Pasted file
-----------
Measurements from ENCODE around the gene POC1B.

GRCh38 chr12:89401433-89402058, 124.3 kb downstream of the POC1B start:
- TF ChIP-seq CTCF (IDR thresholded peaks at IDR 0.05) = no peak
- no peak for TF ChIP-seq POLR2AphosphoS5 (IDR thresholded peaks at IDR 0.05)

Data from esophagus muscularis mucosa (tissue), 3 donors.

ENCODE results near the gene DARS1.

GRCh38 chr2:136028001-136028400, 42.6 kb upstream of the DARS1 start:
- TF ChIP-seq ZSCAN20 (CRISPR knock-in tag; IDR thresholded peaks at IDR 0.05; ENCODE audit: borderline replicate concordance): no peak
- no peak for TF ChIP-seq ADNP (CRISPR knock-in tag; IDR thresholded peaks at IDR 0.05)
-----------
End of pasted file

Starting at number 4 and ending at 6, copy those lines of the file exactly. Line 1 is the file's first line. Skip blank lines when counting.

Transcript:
- no peak for TF ChIP-seq POLR2AphosphoS5 (IDR thresholded peaks at IDR 0.05)

Data from esophagus muscularis mucosa (tissue), 3 donors.

ENCODE results near the gene DARS1.